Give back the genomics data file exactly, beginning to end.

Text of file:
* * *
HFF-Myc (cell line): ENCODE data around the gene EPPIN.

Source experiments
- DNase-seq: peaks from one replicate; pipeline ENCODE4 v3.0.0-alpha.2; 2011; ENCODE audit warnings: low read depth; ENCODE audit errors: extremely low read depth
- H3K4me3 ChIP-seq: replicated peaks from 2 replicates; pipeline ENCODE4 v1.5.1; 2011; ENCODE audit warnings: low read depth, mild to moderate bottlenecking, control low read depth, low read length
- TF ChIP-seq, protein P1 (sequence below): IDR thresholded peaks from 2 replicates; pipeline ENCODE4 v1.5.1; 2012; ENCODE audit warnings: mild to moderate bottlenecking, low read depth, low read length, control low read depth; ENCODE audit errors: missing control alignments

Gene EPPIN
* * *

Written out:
HFF-Myc (cell line): ENCODE data around the gene EPPIN.

Source experiments
- DNase-seq: peaks from one replicate; pipeline ENCODE4 v3.0.0-alpha.2; 2011; ENCODE audit warnings: low read depth; ENCODE audit errors: extremely low read depth
- H3K4me3 ChIP-seq: replicated peaks from 2 replicates; pipeline ENCODE4 v1.5.1; 2011; ENCODE audit warnings: low read depth, mild to moderate bottlenecking, control low read depth, low read length
- TF ChIP-seq, protein P1 (sequence below): IDR thresholded peaks from 2 replicates; pipeline ENCODE4 v1.5.1; 2012; ENCODE audit warnings: mild to moderate bottlenecking, low read depth, low read length, control low read depth; ENCODE audit errors: missing control alignments

Gene EPPIN